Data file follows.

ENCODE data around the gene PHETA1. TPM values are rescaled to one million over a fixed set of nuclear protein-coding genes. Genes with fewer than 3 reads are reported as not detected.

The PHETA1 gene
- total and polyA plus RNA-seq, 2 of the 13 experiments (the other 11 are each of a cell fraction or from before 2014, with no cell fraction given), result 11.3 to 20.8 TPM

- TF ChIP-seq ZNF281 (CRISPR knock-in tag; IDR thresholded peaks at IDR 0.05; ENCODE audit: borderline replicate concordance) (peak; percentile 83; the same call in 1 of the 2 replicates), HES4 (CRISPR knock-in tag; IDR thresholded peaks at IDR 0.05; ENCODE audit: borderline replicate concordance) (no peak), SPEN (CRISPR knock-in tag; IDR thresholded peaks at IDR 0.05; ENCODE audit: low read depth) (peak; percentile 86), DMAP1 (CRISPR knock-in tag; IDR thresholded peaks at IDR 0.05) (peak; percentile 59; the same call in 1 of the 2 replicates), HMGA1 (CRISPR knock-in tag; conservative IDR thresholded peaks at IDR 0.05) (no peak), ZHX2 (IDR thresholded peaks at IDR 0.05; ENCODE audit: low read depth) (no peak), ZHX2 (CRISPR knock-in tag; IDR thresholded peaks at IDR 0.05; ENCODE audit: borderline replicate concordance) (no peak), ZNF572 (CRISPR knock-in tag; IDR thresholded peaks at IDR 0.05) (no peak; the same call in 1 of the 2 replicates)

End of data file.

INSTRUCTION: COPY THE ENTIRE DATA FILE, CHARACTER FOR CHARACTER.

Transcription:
ENCODE data around the gene PHETA1. TPM values are rescaled to one million over a fixed set of nuclear protein-coding genes. Genes with fewer than 3 reads are reported as not detected.

The PHETA1 gene
- total and polyA plus RNA-seq, 2 of the 13 experiments (the other 11 are each of a cell fraction or from before 2014, with no cell fraction given), result 11.3 to 20.8 TPM

- TF ChIP-seq ZNF281 (CRISPR knock-in tag; IDR thresholded peaks at IDR 0.05; ENCODE audit: borderline replicate concordance) (peak; percentile 83; the same call in 1 of the 2 replicates), HES4 (CRISPR knock-in tag; IDR thresholded peaks at IDR 0.05; ENCODE audit: borderline replicate concordance) (no peak), SPEN (CRISPR knock-in tag; IDR thresholded peaks at IDR 0.05; ENCODE audit: low read depth) (peak; percentile 86), DMAP1 (CRISPR knock-in tag; IDR thresholded peaks at IDR 0.05) (peak; percentile 59; the same call in 1 of the 2 replicates), HMGA1 (CRISPR knock-in tag; conservative IDR thresholded peaks at IDR 0.05) (no peak), ZHX2 (IDR thresholded peaks at IDR 0.05; ENCODE audit: low read depth) (no peak), ZHX2 (CRISPR knock-in tag; IDR thresholded peaks at IDR 0.05; ENCODE audit: borderline replicate concordance) (no peak), ZNF572 (CRISPR knock-in tag; IDR thresholded peaks at IDR 0.05) (no peak; the same call in 1 of the 2 replicates)